In the Appendix is given an Itinerary from the frontiers of Bornou, by Bahr el Ghasal and Darfour, to Shendy, as collected from an intelligent Arab at Mecca. All reports agree that there is a great fresh-water lake in the interior of Bornou ; the name of the lake is Nou, and from it the country derives its name, the Land of Nou. In this Itinerary, the river Shary is alluded to, as big as the Nile. Among the Negro tribes, the greatest is the tribe of Fellata. They have spread across the whole continent; and one of them whom Mr Burckhardt saw at Mecca told him, that his encampment, when he left it, was in the neighbourhood of Timbuctoo. The Fellata have attacked and pillaged both Bornou and Kashna. Upon, the celebrated question respecting the Niger, this work contains little or no information, except vague assertions of the natives, that the Nile and the Niger are the same river. On this subject it is surely better to wait for further information, than to build up duit theories of geography, which can confer no fame on the author, and convey neither amusement nor instruction to the reader,

ART. VI. Memoirs of RICHARD Lovell EDGEWORTH, Esq.

- Begun by Himself, and concluded by his Daughter MARIA EDGEWORTH. 8vo. 2 vols. London, 1820.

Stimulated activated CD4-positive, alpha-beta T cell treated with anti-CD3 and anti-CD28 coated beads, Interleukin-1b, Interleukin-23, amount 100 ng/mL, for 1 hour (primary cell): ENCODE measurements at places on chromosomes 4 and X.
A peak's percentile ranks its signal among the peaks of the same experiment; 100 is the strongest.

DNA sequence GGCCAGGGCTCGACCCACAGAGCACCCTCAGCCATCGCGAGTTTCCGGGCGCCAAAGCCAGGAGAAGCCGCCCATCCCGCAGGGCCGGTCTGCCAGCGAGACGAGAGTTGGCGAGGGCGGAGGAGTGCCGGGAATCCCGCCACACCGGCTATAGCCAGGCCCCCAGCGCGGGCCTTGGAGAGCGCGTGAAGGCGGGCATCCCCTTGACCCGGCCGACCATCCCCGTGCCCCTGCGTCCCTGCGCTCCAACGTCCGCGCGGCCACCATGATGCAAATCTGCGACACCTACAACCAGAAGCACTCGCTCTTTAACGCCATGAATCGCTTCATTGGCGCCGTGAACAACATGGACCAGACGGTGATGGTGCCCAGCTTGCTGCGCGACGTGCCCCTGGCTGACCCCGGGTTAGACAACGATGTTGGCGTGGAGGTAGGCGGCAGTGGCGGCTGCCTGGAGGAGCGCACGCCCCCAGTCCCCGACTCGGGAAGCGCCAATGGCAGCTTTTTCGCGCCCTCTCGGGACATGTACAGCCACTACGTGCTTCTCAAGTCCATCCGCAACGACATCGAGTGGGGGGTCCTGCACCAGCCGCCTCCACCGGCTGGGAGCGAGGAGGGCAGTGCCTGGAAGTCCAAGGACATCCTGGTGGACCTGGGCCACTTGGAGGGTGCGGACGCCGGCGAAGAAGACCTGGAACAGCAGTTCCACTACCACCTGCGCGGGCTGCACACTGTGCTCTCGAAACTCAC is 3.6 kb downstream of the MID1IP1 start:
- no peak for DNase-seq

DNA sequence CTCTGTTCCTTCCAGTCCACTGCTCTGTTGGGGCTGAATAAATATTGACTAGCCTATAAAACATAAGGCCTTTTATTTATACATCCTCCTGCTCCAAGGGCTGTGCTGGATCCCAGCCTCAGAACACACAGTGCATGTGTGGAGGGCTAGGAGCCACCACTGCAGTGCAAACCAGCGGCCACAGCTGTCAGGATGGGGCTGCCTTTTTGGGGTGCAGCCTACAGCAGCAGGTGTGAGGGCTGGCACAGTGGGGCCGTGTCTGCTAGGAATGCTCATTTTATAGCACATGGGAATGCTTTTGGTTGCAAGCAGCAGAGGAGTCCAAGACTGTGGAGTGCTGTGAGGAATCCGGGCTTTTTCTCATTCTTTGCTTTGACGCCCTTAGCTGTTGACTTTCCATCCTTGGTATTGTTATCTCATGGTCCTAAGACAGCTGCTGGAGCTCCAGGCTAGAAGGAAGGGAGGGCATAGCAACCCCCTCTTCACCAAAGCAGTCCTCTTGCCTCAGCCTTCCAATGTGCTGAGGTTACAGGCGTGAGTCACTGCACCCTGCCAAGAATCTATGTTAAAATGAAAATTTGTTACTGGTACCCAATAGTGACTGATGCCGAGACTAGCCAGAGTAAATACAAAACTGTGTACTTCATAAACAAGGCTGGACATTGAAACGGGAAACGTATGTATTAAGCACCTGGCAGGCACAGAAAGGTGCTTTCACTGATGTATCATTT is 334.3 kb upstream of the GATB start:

THOUGH we have as much veneration for the name of Edge

worth, as for any that graces our modern literature, we confess we thought two octavo volumes rather more than could be required to tell all that the public would care to know of the individual who is here commemorated; and took up

the book with some prepossesion against that lavish scheme of biography, by which both great and small names in our history have been lately overlaid. On the whole, however, though we still think the book a good deal too long, we have been agreeably disappointed; and can safely recommend it as being, on the whole, very entertaining, and containing much more than the usual proportion both of useful and curious information. The first volume comprehends Mr Edgeworth's own account of himself the second its continuation by his justly celebrated daughter ; and the most remarkable thing certainly about the work is, that the first is, on the whole, better than the second. It is very lively, rapid and various—enlivened with a great number of anecdotes and characters, and, if not indicating any extraordinary reach of thought, or loftiness of feeling, exhibiting, in raa ther a pleasing and candid way, the history of a very active and cultivated mind--and scattering about everywhere the indications of a good-humoured self-complacency, and a light-hearted and indulgent gayety. The other is too solemn and didacticand though there are many passages full of interest and instruction, it overflows so much with praise and gratitude, and duty and self-denial, as to go near to be dull and tedious.